issue contents

Journal logoJOURNAL OF
ISSN: 1600-5775

November 2002 issue

Includes papers presented at the Second International Workshop on X-ray Damage to Crystalline Biological Samples

Chicago, USA, December 2001

Highlighted illustration

Cover illustration: Cryocooling a lysozyme crystal in a 100 K gas stream, see Snell, Judge, Larson and van der Woerd, pages 361-367.

facility information

radiation damage workshop

J. Synchrotron Rad. (2002). 9, 327-328
doi: 10.1107/S0909049502014565
link to html
A short summary of the current state of knowledge regarding radiation damage to crystalline biological specimens is provided, taking into account information provided in recently published papers.

J. Synchrotron Rad. (2002). 9, 329-332
doi: 10.1107/S0909049502014553
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The chemical processes possible when protein crystals suffer radiation damage in an X-ray beam are outlined. Approaches to reducing the damage are discussed from a radiation chemistry viewpoint.

J. Synchrotron Rad. (2002). 9, 333-341
doi: 10.1107/S0909049502014528
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X-ray damage to lipidic mesophases is shown to be free-radical mediated, to involve chemical degradation, to trigger phase transitions and to continue post-irradiation. Dose rate, X-ray energy, beam heating and dispersing-medium effects were investigated. X-ray diffraction is not a reliable indication of radiation damage. This work has relevance to physiological processes, such as aging, that involve oxidative damage.

J. Synchrotron Rad. (2002). 9, 342-346
doi: 10.1107/S0909049502014589
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Changes in disulfide bond lengths upon X-ray irradiation are examined. Together with microspetrophotometric data and quantum chemical calculations, they are found to be indicative of the formation of disulfide radicals.

J. Synchrotron Rad. (2002). 9, 347-354
doi: 10.1107/S0909049502014632
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Unit-cell volume expansion is investigated as a radiation-damage metric in cryocooled protein crystals and found not to be a reliable indicator. The radical scavengers styrene and ascorbate are tested as means of reducing X-ray damage at 100K: styrene is found to be ineffective, but ascorbate is a promising candidate.

J. Synchrotron Rad. (2002). 9, 355-360
doi: 10.1107/S0909049502014541
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The unit-cell volume increase upon radiation damage has been used to study the effect of temperature and X-ray dose rate on crystals of holoferritin. A dose-rate effect has been found, and it is postulated that trapped radicals become mobile at ca 180K.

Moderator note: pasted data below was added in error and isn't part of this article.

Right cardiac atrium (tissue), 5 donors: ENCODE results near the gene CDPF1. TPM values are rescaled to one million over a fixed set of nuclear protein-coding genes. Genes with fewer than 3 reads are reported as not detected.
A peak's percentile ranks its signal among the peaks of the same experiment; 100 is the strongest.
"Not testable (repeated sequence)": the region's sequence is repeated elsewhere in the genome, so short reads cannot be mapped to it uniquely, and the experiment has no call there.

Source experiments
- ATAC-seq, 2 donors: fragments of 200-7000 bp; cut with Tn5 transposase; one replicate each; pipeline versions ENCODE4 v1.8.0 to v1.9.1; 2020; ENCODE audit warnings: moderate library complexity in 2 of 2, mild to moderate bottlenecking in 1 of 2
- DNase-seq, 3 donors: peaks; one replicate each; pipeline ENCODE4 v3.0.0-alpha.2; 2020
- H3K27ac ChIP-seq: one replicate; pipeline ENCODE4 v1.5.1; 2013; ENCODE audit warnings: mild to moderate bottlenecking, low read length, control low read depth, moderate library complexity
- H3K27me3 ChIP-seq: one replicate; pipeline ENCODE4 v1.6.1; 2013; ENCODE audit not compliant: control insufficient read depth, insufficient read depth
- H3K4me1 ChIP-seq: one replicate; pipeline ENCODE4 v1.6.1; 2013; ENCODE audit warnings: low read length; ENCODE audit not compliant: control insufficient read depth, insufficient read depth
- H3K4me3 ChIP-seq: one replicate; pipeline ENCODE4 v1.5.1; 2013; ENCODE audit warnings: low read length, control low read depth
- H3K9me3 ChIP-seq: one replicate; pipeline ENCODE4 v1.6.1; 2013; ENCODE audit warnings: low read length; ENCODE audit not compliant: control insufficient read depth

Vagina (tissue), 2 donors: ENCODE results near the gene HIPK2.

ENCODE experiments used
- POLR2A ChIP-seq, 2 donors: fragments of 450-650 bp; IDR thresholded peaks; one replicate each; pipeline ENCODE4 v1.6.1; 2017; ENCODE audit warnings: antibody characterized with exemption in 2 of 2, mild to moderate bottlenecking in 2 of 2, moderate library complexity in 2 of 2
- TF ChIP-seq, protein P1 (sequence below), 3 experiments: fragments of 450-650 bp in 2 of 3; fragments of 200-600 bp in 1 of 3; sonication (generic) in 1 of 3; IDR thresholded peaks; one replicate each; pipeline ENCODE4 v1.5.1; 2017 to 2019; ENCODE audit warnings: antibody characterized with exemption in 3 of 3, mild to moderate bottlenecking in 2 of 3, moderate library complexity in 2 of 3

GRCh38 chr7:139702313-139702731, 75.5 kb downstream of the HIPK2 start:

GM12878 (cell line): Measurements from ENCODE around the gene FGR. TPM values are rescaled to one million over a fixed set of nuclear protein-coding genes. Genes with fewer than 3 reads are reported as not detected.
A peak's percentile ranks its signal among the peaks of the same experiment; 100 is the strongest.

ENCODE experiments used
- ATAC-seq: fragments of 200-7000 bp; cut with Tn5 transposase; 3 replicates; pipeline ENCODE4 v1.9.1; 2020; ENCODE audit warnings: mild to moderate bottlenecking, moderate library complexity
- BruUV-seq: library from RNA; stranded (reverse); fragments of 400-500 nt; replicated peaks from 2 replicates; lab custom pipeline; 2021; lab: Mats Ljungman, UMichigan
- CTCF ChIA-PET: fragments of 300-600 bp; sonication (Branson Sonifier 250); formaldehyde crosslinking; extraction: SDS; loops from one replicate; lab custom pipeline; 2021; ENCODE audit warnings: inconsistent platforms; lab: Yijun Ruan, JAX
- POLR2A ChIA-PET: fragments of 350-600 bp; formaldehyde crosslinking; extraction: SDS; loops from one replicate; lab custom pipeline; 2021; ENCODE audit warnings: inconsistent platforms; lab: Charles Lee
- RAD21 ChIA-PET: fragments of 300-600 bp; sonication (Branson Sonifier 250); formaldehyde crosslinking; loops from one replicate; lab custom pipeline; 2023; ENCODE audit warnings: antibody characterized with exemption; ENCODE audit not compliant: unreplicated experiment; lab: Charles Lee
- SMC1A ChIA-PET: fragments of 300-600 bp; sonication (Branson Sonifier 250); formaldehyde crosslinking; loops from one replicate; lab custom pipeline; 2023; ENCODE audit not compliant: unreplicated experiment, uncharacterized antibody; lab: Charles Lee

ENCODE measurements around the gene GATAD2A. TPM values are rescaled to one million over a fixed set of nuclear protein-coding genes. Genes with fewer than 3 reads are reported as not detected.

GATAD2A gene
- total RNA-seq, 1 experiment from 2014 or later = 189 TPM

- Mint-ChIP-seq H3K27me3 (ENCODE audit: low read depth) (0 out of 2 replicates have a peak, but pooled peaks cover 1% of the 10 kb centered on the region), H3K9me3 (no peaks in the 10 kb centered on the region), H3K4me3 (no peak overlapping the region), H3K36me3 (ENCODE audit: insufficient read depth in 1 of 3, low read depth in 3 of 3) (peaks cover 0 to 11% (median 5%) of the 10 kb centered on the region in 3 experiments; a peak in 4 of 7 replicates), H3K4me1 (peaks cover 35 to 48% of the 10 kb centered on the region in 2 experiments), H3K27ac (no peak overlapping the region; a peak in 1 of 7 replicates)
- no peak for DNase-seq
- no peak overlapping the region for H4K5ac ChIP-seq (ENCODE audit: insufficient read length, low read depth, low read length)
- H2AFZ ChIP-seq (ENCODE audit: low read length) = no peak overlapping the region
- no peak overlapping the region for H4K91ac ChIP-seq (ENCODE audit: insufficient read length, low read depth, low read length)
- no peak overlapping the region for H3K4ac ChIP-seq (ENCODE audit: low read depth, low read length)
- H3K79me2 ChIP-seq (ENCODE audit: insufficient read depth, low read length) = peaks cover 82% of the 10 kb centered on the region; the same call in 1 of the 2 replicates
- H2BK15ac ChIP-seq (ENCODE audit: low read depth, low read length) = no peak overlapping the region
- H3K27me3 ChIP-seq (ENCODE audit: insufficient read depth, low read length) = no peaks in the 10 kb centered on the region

J. Synchrotron Rad. (2002). 9, 361-367
doi: 10.1107/S090904950201453X
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In this work it is shown for the first time that it is possible to thermally image macromolecular crystals cooled in a 100K nitrogen gas stream.

J. Synchrotron Rad. (2002). 9, 368-374
doi: 10.1107/S0909049502014620
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The temperature, radiation energy and flux dependence on the rate of the change in d-spacing were investigated in order to monitor radiation damage in organic small molecules and protein crystals.

J. Synchrotron Rad. (2002). 9, 375-381
doi: 10.1107/S0909049502014577
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Ultrahigh-resolution data collected from D-xylose isomerase crystals suggest that, when cooled with He rather than N2, these crystals maintain order and that high-resolution data are less affected by increased radiation load. An apparent phase transition in macromolecular crystals between 16 and 100K requires investigation to broaden cryogenic He use.

research papers

J. Synchrotron Rad. (2002). 9, 383-393
doi: 10.1107/S0909049502016308
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A linear-transmission Fresnel-zone-plate lens is used for coupling a monochromatic X-ray beam of 13.2keV into a planar X-ray waveguide. The coherent properties of the beam are investigated by comparing the experimental data with numerical calculations in which partial coherence is taken into account by propagation of the mutual intensity function.

J. Synchrotron Rad. (2002). 9, 394-400
doi: 10.1107/S0909049502014000
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The O K-edge spectra of a series of Ti-bearing compounds with Ti in different structural and chemical environments are measured using electron energy-loss specroscopy and are analyzed using ab initio full multiple-scattering calculations.

computer programs

J. Synchrotron Rad. (2002). 9, 401-406
doi: 10.1107/S0909049502015170
link to html
The Blu-Ice and Distributed Control System software packages unify control over hardware at macromolecular crystallography beamlines and provide a platform for increasing beamline ease of use, automation and remote accessibility.
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